Manuel A. Torres-Salichs MD,FACS Surgical Oncology, Breast Surgeon

Edileidis Tarrio, ARNP-BC, OCN





Classification of Invasive Breast Carcinomas

Invasive (Infiltrating) Ductal Carcinoma:
Approximately 80% of the invasive breast cancers are of the ductal type. The cancer cells develop within a breast milk duct. At one point, it erodes through its wall into breast tissue containing blood and lymphatic vessels. It is at this time when cancer cells can potentially spread (metastasize) to other parts of the body.


Invasive Ductal Carcinoma: The cancer cells are no longer confined to the breast ducts. They brake through the basement membrane of the duct and invade the stroma. The blood and lymphatic vessels are located in the stroma. The cancer cells can potentially enter this vessels and spread to other parts of the body.


This breast carcinoma is easily identified in this breast with low density due to its replacement with fatty tissue.

Invasive (Infiltrating) Lobular Carcinoma:
This cancer originates in the milk glands (lobules) of the breast instead of the ductal system. Variants of tumors within this classification have been described based on different types of cells and patterns of infiltration. These include pleomorphic, solid, alveolar, and signet ring. The prognosis ranges from excellent in the classic form of invasive lobular carcinomas to a more aggressive tumor in the case of pleomorphic lobular carcinomas. Invasive lobular carcinoma comprises approximately 10% of invasive breast cancers. For unknown reasons the incidence of this type of tumor is increasing, especially among postmenopausal women. In the 1970’s infiltrating lobular carcinomas constituted 4% of all breast cancer cases. The most recent studies have shown they constitute 10% to 14% of invasive carcinomas. Classic lobular carcinoma is reported to have a better prognosis than infiltrating ductal carcinoma. These tumors are usually located in the upper outer quadrant of the breast and tend to be larger in size. The infiltration of the tumor into the breast tissue does not incite a substantial response.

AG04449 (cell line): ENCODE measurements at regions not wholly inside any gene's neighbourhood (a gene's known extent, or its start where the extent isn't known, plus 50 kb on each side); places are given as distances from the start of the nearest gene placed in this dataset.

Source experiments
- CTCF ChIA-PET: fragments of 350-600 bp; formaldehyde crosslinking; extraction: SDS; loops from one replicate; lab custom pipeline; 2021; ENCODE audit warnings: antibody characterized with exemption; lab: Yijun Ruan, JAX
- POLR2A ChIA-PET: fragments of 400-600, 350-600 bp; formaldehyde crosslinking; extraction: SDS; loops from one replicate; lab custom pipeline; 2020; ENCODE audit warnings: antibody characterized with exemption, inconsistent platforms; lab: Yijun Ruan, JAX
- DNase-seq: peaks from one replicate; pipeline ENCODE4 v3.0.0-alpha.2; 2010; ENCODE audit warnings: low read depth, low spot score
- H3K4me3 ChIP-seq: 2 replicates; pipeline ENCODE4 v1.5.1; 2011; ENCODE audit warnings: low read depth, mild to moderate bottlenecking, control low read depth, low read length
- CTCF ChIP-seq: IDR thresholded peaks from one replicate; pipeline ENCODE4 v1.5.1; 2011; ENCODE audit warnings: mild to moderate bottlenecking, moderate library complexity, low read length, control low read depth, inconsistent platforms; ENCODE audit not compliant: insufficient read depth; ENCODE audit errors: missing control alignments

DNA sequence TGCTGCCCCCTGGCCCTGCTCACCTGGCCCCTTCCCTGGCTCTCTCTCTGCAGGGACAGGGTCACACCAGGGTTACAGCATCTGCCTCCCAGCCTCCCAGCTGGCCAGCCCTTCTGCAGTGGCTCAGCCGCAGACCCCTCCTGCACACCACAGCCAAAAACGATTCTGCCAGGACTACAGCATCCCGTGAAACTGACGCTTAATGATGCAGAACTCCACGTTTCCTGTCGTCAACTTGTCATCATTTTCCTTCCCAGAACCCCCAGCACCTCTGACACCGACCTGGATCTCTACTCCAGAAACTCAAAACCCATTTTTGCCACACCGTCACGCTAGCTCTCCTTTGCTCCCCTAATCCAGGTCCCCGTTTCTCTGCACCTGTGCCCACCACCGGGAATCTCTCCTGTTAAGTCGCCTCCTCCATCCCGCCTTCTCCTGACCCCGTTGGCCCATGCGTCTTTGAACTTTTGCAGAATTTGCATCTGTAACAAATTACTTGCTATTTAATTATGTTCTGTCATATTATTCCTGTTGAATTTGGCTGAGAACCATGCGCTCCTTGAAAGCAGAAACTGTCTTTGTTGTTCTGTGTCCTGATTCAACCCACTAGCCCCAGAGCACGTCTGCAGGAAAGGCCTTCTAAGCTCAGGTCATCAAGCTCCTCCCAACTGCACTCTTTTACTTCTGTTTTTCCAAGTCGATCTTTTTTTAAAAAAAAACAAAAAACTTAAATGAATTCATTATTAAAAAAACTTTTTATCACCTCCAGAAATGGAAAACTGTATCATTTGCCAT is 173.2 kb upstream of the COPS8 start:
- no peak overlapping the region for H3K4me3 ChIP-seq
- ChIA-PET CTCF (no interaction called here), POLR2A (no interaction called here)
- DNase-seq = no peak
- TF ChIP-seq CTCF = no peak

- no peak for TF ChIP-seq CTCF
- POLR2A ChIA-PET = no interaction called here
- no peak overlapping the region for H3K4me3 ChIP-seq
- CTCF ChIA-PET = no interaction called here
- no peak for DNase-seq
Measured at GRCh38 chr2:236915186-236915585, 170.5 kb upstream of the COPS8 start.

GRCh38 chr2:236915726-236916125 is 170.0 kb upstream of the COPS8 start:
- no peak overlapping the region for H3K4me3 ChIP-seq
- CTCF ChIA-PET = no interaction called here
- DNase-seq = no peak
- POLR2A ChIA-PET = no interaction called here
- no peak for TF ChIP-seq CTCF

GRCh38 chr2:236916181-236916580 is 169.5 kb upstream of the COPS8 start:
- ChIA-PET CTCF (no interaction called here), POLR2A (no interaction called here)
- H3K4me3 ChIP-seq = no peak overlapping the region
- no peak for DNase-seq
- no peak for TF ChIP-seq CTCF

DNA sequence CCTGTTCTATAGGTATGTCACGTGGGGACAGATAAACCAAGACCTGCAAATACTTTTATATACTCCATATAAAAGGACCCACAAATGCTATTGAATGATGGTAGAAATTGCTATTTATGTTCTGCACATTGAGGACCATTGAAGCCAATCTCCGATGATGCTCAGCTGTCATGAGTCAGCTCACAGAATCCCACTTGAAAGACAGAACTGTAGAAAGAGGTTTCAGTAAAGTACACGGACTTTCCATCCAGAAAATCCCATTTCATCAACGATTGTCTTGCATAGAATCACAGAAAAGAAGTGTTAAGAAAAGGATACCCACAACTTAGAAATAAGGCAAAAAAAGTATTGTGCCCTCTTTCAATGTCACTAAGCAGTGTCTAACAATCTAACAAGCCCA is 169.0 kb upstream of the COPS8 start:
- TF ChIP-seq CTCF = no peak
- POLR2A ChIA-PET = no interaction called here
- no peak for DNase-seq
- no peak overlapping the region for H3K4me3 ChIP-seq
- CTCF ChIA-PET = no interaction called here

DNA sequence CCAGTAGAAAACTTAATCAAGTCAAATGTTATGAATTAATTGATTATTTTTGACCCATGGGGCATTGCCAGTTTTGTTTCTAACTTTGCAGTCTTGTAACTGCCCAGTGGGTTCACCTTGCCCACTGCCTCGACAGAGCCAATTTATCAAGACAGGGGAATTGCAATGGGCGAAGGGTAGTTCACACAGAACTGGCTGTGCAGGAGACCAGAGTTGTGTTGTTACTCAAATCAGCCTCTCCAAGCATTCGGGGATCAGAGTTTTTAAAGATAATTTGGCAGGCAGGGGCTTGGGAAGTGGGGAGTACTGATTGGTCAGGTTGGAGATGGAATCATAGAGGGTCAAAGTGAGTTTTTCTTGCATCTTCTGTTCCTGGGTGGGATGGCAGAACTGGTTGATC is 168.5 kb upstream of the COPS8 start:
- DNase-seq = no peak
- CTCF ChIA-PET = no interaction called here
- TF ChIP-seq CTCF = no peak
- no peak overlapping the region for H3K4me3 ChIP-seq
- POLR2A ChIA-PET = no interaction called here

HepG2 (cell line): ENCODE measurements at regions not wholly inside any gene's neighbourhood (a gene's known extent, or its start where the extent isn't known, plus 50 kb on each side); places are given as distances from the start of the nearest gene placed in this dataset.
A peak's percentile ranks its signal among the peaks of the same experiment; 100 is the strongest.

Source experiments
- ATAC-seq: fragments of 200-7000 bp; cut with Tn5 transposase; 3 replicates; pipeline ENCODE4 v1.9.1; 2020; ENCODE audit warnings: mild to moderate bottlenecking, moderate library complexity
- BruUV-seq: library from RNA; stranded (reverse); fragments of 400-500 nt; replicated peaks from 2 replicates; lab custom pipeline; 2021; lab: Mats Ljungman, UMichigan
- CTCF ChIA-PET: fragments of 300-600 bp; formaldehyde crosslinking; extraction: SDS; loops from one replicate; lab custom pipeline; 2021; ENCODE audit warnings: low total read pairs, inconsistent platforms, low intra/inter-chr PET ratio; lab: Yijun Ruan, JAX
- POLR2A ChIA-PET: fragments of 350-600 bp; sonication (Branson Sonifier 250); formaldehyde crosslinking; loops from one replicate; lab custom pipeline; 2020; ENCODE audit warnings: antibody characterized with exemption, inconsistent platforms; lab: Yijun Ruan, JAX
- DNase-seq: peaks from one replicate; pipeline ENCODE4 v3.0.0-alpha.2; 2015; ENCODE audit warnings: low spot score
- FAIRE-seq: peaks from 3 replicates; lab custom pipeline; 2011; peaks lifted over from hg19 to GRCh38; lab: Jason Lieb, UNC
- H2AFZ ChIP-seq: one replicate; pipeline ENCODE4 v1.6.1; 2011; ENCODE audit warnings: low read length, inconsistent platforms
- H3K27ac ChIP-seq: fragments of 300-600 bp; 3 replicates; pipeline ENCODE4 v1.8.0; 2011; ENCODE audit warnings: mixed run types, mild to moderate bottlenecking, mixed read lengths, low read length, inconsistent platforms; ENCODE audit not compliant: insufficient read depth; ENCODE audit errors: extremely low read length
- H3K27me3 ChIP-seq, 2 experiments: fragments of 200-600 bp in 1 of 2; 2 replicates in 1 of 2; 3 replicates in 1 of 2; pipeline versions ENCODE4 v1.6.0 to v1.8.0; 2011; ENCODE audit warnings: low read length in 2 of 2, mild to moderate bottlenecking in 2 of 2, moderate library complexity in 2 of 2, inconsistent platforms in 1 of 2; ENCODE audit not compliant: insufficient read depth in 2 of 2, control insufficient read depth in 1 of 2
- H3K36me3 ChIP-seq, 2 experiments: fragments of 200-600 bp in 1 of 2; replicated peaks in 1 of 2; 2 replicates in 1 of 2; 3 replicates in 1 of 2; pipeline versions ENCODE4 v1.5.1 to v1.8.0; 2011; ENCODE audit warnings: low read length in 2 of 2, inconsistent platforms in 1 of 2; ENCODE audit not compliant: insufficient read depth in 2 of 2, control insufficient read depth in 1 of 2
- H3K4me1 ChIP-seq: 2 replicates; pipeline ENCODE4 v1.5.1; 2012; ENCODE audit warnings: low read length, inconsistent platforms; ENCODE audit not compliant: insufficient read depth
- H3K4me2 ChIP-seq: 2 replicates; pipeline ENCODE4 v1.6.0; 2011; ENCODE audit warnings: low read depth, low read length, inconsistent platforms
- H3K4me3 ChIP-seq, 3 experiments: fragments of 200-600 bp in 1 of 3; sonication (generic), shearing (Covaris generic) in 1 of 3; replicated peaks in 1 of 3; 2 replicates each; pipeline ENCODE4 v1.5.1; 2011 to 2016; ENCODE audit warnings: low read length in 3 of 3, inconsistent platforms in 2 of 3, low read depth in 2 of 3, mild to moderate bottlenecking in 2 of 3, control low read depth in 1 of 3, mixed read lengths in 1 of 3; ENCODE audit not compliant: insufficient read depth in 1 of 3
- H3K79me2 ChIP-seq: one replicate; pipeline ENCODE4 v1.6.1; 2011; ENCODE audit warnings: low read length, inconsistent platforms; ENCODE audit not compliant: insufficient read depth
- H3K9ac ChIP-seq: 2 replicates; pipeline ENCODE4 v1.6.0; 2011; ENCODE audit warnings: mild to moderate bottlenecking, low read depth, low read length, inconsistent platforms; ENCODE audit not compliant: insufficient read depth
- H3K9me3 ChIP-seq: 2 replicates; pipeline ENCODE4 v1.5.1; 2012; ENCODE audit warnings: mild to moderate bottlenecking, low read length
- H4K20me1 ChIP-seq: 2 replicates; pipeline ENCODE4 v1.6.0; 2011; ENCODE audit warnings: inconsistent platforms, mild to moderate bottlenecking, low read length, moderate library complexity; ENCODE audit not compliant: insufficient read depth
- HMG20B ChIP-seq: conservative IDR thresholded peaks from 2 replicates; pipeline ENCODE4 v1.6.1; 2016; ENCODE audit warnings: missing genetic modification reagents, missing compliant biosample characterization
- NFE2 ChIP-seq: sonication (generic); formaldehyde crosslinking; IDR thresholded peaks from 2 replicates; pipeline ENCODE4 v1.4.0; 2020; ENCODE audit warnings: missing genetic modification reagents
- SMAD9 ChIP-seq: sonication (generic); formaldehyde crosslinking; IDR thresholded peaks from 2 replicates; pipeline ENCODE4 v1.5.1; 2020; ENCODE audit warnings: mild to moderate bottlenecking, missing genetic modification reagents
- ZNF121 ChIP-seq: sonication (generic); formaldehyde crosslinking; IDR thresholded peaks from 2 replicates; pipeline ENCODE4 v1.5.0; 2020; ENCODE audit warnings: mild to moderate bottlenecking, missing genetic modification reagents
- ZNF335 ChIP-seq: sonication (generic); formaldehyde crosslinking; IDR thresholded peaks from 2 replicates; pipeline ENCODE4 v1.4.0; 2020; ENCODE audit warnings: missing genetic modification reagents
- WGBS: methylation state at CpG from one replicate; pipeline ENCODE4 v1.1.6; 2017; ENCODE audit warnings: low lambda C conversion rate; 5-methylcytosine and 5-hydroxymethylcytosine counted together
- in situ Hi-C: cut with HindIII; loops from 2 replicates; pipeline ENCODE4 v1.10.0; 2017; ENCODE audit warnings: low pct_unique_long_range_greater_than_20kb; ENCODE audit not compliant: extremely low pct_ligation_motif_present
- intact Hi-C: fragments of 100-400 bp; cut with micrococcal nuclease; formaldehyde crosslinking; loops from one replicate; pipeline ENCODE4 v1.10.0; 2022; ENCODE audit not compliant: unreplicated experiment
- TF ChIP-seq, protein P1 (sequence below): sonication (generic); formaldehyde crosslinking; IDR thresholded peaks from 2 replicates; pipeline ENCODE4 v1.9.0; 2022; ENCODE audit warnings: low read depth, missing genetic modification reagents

By virtue of this, lobular carcinomas often fail to form distinct masses that can be easily diagnosed by palpation or mammography. The diminished tissue reaction can make it difficult for surgeons to determine the extent of the disease during surgery and to achieve negative margins of resection. These breast cancers also have a higher incidence of multifocality (multiple deposits of the same cancer cells around the main tumor within the same quadrant of the breast) and multicentricity (multiple tumor deposits throughout the breast). Breast conservation can be challenging sometimes due to these characteristics. There is actually a tendency to favor a mastectomy with this form of breast cancer. Patients with infiltrating lobular carcinoma are especially prone to having bilateral disease. Prior and concurrent carcinoma of the opposite breast has been reported in 6% to 28% of cases. A patient with a history of infiltrating lobular carcinoma can develop another cancer in the opposite breast in approximately 10% to 14% of cases. Metastatic (cancer spreads to other organs) infiltrating lobular carcinoma is more likely to affect the peritoneum, ovaries and gastrointestinal tract than ductal tumors. Central nervous system metastases tend to affect the meninges. The overall survival rate of patients with invasive lobular carcinoma is similar to patients with invasive ductal carcinomas. Both types of breast cancers should be managed similarly and the histologic subtype should not be a deciding factor for the surgical treatment options.


Invasive Lobular Carcinoma. The breast cancer cells originate in the breast lobules. The cells invade the basement membrane of the lobule and colonize the surrounding stroma of the breast tissue. The cancer cells can invade the blood and lymphatic vessels and migrate to other parts of the body.

Inflammatory Breast Carcinoma: